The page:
In short, food security is having enough safe and nutritious food to eat.
When there is growing demand, constrained supplies, and/or supply chain disruptions, food prices go up.
Food insecurity can destabilize societies, increase hunger and malnutrition, drive migration and conflict, and cause severe economic dislocation.
The COVID-19 pandemic, widespread supply chain disruptions, and the climate crisis and extreme weather events left 193 million people food insecure and in need of urgent assistance in 2021, according to the United Nations.
And then, Russian President Vladimir Putin launched an unprovoked war of aggression on Ukraine. The Kremlin’s unjustified, full-scale invasion has caused terrible suffering for the people of Ukraine.
And the war is having a devastating impact on global food security.
Ukraine is a leading producer and exporter of wheat, corn, barley, and sunflower oil. That's why it's called "the breadbasket of the world."
But a Russian naval blockade in the Black Sea is preventing Ukraine’s crops from being shipped to their normal destinations.
Until an international agreement was signed on July 22, there were over 20 million tons of wheat trapped in grain silos near the port of Odesa. Within 24 hours of signing the agreement, Russian forces launched missile attacks against Odesa's ports. Russian forces have also captured some of Ukraine’s most productive farmland and planted explosives throughout the fields.
The Food and Agriculture Organization of the United Nations (FAO) estimates that between 20% and 30% of Ukraine's agricultural land will remain either unplanted or unharvested this year because of the war.
There are credible reports that Russia is pilfering Ukraine’s grain exports to sell for its own profit.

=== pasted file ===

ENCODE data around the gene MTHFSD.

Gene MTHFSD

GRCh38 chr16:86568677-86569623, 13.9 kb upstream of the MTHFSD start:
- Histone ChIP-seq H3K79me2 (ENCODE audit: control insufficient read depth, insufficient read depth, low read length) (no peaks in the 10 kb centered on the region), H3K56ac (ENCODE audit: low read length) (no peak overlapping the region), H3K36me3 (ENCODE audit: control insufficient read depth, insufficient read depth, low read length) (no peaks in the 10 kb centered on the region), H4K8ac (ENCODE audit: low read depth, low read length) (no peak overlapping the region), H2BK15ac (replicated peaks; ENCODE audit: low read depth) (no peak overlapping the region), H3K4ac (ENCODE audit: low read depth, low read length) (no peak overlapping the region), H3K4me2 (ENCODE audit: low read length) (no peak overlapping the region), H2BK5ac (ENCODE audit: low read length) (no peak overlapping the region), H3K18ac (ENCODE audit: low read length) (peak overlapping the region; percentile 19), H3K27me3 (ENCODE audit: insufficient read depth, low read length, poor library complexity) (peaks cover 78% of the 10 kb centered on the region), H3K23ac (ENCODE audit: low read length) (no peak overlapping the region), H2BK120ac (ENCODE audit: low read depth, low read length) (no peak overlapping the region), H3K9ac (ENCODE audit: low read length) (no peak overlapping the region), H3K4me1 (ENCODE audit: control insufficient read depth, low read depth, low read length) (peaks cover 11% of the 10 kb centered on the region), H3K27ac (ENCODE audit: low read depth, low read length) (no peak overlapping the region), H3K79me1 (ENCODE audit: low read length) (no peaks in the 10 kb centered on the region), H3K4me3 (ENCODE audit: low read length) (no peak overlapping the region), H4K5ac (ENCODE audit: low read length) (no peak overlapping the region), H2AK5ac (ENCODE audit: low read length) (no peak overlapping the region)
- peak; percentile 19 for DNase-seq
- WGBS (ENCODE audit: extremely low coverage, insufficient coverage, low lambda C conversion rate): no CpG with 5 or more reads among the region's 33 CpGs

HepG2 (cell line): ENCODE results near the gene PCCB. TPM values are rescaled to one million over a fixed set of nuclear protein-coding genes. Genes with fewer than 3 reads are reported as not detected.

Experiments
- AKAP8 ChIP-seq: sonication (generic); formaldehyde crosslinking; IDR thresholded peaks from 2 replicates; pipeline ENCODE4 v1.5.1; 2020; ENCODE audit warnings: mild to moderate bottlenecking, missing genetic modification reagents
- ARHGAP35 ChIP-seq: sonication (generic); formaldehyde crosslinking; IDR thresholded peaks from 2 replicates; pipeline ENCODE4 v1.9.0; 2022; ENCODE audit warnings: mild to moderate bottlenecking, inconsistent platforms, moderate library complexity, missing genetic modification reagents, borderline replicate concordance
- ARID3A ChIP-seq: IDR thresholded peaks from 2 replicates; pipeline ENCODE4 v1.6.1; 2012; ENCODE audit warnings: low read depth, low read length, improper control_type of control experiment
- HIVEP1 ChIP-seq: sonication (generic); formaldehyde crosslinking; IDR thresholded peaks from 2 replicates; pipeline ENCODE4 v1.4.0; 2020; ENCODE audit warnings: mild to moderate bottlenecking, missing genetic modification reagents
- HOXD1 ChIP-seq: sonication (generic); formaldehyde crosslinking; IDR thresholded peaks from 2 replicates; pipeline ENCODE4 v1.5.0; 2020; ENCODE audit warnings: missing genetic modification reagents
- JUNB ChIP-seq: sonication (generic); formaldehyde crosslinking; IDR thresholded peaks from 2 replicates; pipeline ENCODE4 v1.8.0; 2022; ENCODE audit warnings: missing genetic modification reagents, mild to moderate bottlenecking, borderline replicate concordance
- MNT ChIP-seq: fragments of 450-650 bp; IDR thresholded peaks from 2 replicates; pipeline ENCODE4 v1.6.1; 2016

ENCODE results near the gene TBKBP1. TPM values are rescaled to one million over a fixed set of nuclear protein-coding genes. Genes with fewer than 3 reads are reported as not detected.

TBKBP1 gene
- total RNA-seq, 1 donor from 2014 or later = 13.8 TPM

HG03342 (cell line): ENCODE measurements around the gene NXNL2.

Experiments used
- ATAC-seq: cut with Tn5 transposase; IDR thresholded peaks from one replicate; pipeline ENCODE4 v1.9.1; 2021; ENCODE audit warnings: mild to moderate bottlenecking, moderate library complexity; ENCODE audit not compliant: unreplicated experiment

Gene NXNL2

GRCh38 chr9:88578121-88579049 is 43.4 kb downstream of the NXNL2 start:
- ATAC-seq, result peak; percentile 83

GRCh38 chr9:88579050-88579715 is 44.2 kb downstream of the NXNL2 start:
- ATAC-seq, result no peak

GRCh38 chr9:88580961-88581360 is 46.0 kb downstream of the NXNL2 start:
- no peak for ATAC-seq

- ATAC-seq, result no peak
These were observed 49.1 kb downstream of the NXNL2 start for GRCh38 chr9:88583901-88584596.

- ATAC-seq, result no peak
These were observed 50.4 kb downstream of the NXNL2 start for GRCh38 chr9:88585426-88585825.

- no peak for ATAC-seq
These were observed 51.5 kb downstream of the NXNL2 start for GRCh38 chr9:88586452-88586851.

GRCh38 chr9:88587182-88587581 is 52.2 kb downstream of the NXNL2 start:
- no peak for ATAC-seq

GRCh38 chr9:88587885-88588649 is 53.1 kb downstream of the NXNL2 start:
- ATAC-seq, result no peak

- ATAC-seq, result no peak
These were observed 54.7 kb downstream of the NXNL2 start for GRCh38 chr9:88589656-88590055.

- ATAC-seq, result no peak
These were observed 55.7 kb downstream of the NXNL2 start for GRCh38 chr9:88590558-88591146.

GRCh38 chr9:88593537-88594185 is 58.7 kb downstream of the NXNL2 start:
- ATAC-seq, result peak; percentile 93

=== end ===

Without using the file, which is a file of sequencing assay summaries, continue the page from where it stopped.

And Russian strikes on or around June 4 severely damaged Ukraine's second-largest grain terminal, the Nika-Tera Grain Terminal in Mykolaiv. Russian forces damaged three of the facility's grain silos, a conveyor, and a storage building.
Because of Russia's attack, the export capacity of the grain terminal has been reduced by at least a third.
Russia's unjustified invasion of Ukraine has made an already bad situation worse — preventing the most vulnerable, the most hungry, and the most at-risk from having access to the food they so desperately need.
Almost a third of the world's wheat exports and 60% of the world's sunflower oil exports come from Russia and Ukraine. For every 100 calories' worth of food traded around the world, 12 come from Russia and Ukraine, according to the International Food Policy Research Institute.
Global food prices have risen by 17% since January, according to the FAO, and the price of cereals is up by more than 21%. And some of the world's most vulnerable countries are among the ones most reliant on imports from Ukraine.
A new report by the FAO and the United Nations World Food Programme (WFP) warned that the war in Ukraine could push as many as 47 million people into "acute food insecurity," bringing the total number of people at risk of falling into famine to 323 million.
323 million people.
The United States and its partners are stepping up to address this situation and ensure that it doesn’t get worse.
Contrary to what Russian leaders have said, current U.S. sanctions are written to prevent food insecurity. They permit transactions for the export and re-export of food to and from Russia — even transactions with a sanctioned individual or entity.
The United States has also pledged US$2.8 billion in humanitarian food assistance since February to help alleviate world hunger, with over $4.5 billion in additional humanitarian assistance provided in the supplemental funding legislation signed by President Biden in May.
The United States is also increasing funding for food security development assistance, with an additional $760 million provided in addition to over $1 billion already planned this year.
There’s so much more work to be done, but this is a major first step in alleviating our current global food security crisis — a crisis inflamed by Putin’s reckless, illegal, and unprovoked war in Ukraine.
The Kremlin continues to wage a war of disinformation, spreading non-stop lies about the true cause of global food insecurity. Instead of serving up more lies, the Russian government should stop weaponizing food and allow Ukraine to once again feed millions of hungry people around the world.
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